SchoolArts Magazine

DEC 2008

SchoolArts is a national art education magazine committed to promoting excellence, advocacy, and professional support for educators in the visual arts since 1901.

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Page 51 of 63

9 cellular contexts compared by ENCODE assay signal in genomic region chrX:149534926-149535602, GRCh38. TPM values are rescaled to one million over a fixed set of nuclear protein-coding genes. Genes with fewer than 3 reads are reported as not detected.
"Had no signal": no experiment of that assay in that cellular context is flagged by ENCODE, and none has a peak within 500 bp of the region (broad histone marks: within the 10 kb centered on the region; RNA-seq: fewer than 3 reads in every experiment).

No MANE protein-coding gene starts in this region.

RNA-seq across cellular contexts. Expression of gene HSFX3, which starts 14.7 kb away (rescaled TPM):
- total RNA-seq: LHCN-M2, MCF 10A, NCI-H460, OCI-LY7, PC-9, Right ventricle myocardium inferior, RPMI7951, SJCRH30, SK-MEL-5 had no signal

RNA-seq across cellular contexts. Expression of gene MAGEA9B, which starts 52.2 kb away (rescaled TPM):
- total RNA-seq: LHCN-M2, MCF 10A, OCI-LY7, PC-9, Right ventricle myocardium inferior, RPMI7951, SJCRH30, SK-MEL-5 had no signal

Meeting Individual Needs Sea Turtles, Anacondas, and Mummies, Oh My! Left to right: papier-mâché and chicken-wire loggerhead turtle; thirty-foot Anaconda; papier-mâché sarcophagus. Ann Skydell Harmon T my first year teaching at Meridian heme-based lesson units have Academy. The plan originated from become an annual event at an artroom International Festival. I the alternative school where I love teaching cultural art. It seems teach art. Each year, they get that most of my students live in a better, go into more depth, and cross very narrow world, even more so than more disciplines. We start with a the average student. Exposing them kernel of an idea in the fall, develop it to a variety of cultures not only helps more thoroughly, and start the actual open up the world to them, but it also unit after our winter break. The cullends itself mination is wonderfully to a spectacular The entire process, from the a huge selecevening event early planning stages to the tion of fun and in May, disbig night, leaves a lasting exciting lesson playing all the impression with students. plans. We have art and exhibits made huge students have totem poles, tooled metal, created been working on for the past several masks, and learned origami, to name months. The gymnasium is used for a few. the big event and is magically transEach year, the unit has become formed into whatever is called for—a more exciting and has gone into more pyramid, a rainforest, an ocean. depth. In addition to the "International Festival" we have presented The Benefits of Themed Units "Ancient Egypt" and "The RainforI believe themed units work well in est . . . Protecting It and Saving It." any school, but for special educaWe are in the middle of planning and tion students, these units seem to be executing our school's fourth annual an especially good educational tool. event titled "Under the Sea." Having a common focus encourages students to stay tuned in. There's a Making World Connections consistency in the day-to-day learnWe look for topics that will involve ing that is very beneficial to their acaall the disciplines and have meaning demic success. and impact. It's wonderful to watch It started off very simply during as the entire school gets involved. Each year, we also find a way for the students to make a real contribution to the world. They were able to save two acres of the rainforest for the "Rainforest" unit and are adopting a seal for the "Under the Sea" unit. This reinforces the connection with the real world and empowers students further. The Evening Event While students are creating art, they are also busy learning about science, geography, math, and English within the theme. Each class creates an exhibit to present at the evening event. Visuals needed for the exhibits are sometimes turned into art lessons. The spring back-to-school evening affair ties the months of work together. We always try for a large visual focus in the middle of the room. For Egyptian night, students made a full-size sarcophagus out of foam board and papier-mâché. Of course, we needed a linen-wrapped mummy inside to complete the effect. The sarcophagus was displayed on a small table as though in a museum. For the Rainforest event, one of the classes made a thatched-roof hut out Continued on page XX. 8 December 2008 SchoolArts Continued from page 8. Circle No. 278 on Reader's Service Card New 2009 Art Materials Catalog! Featuring 100's of exciting, NEW art and craft supplies! Shop with United Art and Education for fast order delivery, friendly customer service and low prices. We offer a Volume Discount Program for added savings on larger purchases. Plus, qualifying orders of $250 or more receive FREE shipping. Reserve your FREE 2009 Art Materials Catalog online at, or call 1(800)322-3247. a thirty-foot anaconda and had it "snaking" around the floor amidst dozens of painted paper bromeliads. This year, the students have made a life-size loggerhead turtle out of chicken wire and papier-mâché. We take many photographs during the months we are working on the unit, as well as on the big night. We even invite the newspapers to cover the evening's events. It is a great way to connect to the community, and the students are proud when their hard work is acknowledged publicly. All in all, the entire process, from the early planning stages to the big night, leaves a lasting impression with students. They've learned to work as a team, they've seen that learning can be fun, and they have added some wonderful experiences, memories, and successes to their lives. I would highly recommend this style of teaching. It's a great learning atmosphere for everyone involved— students, teachers, families, and communities. I am already anxiously anticipating next year's theme. We'll keep you posted. Ann Skydell Harmon is an art teacher at Meridian Academy (Monmouth-Ocean Education Services Commission) in Lakewood, New Jersey. NatioNal StaNdard Students make connections between the visual arts and other disciplines. PO Box 9219, Fort Wayne, IN 46899 Circle No. 344 on Reader's Service Card 50 December 2008 SchoolArts Web liNk aspx

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